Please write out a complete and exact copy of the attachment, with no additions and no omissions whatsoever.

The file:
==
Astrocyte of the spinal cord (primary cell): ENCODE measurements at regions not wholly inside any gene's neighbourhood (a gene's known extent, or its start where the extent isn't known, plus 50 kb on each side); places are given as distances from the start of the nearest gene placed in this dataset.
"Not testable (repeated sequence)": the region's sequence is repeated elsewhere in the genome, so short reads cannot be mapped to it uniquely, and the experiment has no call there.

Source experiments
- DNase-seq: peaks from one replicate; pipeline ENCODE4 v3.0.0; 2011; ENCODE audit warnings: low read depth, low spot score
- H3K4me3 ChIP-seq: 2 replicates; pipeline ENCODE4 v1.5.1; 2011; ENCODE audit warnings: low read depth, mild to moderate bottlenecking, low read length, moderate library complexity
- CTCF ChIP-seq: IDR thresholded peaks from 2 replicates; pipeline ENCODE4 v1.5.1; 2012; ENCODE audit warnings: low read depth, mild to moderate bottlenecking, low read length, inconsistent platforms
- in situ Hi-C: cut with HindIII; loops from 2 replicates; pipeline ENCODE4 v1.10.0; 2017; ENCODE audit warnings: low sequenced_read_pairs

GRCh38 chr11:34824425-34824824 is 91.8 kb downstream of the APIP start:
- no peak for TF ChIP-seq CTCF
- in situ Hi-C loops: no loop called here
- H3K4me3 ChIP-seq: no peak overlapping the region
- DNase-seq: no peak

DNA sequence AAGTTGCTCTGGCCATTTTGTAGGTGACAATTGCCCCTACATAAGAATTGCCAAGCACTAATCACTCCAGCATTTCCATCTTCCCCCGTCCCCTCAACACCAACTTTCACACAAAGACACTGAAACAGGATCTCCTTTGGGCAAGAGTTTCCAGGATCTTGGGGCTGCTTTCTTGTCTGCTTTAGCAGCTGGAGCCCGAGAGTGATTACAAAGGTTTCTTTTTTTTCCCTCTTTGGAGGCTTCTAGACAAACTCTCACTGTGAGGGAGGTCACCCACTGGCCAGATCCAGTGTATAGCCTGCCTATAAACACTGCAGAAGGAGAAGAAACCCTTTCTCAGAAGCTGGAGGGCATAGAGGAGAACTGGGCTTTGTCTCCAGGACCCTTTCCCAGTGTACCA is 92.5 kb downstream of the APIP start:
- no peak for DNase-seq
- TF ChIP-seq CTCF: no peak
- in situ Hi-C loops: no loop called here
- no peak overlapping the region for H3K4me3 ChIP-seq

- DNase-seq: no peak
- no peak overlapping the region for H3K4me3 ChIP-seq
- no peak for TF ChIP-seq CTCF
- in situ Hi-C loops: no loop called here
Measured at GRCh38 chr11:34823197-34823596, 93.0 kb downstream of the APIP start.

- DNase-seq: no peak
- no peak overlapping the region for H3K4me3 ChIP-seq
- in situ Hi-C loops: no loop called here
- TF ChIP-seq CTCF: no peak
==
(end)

Astrocyte of the spinal cord (primary cell): ENCODE measurements at regions not wholly inside any gene's neighbourhood (a gene's known extent, or its start where the extent isn't known, plus 50 kb on each side); places are given as distances from the start of the nearest gene placed in this dataset.
"Not testable (repeated sequence)": the region's sequence is repeated elsewhere in the genome, so short reads cannot be mapped to it uniquely, and the experiment has no call there.

Source experiments
- DNase-seq: peaks from one replicate; pipeline ENCODE4 v3.0.0; 2011; ENCODE audit warnings: low read depth, low spot score
- H3K4me3 ChIP-seq: 2 replicates; pipeline ENCODE4 v1.5.1; 2011; ENCODE audit warnings: low read depth, mild to moderate bottlenecking, low read length, moderate library complexity
- CTCF ChIP-seq: IDR thresholded peaks from 2 replicates; pipeline ENCODE4 v1.5.1; 2012; ENCODE audit warnings: low read depth, mild to moderate bottlenecking, low read length, inconsistent platforms
- in situ Hi-C: cut with HindIII; loops from 2 replicates; pipeline ENCODE4 v1.10.0; 2017; ENCODE audit warnings: low sequenced_read_pairs

GRCh38 chr11:34824425-34824824 is 91.8 kb downstream of the APIP start:
- no peak for TF ChIP-seq CTCF
- in situ Hi-C loops: no loop called here
- H3K4me3 ChIP-seq: no peak overlapping the region
- DNase-seq: no peak

DNA sequence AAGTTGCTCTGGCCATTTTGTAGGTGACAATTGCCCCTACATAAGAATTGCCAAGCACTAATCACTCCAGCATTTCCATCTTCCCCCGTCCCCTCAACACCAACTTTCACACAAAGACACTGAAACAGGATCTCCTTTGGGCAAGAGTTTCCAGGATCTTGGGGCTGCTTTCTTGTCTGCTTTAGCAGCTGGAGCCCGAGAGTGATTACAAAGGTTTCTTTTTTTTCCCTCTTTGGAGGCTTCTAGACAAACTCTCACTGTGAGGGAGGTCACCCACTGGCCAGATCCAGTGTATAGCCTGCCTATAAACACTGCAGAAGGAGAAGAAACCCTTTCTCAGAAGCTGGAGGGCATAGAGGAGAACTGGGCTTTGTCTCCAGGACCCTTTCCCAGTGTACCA is 92.5 kb downstream of the APIP start:
- no peak for DNase-seq
- TF ChIP-seq CTCF: no peak
- in situ Hi-C loops: no loop called here
- no peak overlapping the region for H3K4me3 ChIP-seq

- DNase-seq: no peak
- no peak overlapping the region for H3K4me3 ChIP-seq
- no peak for TF ChIP-seq CTCF
- in situ Hi-C loops: no loop called here
Measured at GRCh38 chr11:34823197-34823596, 93.0 kb downstream of the APIP start.

- DNase-seq: no peak
- no peak overlapping the region for H3K4me3 ChIP-seq
- in situ Hi-C loops: no loop called here
- TF ChIP-seq CTCF: no peak